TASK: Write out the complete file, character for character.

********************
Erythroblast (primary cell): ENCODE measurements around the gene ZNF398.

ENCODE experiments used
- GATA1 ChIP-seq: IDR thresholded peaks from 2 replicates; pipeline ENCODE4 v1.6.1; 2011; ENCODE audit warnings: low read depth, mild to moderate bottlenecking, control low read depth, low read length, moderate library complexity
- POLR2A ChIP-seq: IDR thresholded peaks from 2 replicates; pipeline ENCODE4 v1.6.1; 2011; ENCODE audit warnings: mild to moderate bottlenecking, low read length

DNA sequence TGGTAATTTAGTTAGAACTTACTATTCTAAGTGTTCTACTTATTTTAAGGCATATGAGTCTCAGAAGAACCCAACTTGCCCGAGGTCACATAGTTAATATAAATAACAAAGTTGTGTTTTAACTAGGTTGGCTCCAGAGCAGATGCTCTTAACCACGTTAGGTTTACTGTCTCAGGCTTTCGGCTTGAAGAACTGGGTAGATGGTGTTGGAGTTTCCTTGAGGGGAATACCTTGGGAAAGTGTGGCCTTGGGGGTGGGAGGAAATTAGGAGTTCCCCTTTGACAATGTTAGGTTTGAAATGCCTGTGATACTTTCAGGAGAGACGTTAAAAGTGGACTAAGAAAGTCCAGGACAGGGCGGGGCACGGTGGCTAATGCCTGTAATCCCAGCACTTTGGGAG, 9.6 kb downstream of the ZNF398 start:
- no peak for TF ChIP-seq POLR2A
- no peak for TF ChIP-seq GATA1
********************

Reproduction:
Erythroblast (primary cell): ENCODE measurements around the gene ZNF398.

ENCODE experiments used
- GATA1 ChIP-seq: IDR thresholded peaks from 2 replicates; pipeline ENCODE4 v1.6.1; 2011; ENCODE audit warnings: low read depth, mild to moderate bottlenecking, control low read depth, low read length, moderate library complexity
- POLR2A ChIP-seq: IDR thresholded peaks from 2 replicates; pipeline ENCODE4 v1.6.1; 2011; ENCODE audit warnings: mild to moderate bottlenecking, low read length

DNA sequence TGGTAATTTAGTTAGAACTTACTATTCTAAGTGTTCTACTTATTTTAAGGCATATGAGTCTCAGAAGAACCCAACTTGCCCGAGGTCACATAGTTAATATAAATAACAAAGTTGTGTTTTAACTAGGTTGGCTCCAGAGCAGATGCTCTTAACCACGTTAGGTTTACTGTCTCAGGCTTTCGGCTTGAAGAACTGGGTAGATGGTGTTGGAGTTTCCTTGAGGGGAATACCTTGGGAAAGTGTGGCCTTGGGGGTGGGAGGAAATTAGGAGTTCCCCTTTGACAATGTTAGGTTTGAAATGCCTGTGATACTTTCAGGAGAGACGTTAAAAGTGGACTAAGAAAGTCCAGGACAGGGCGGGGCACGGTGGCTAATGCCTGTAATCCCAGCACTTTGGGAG, 9.6 kb downstream of the ZNF398 start:
- no peak for TF ChIP-seq POLR2A
- no peak for TF ChIP-seq GATA1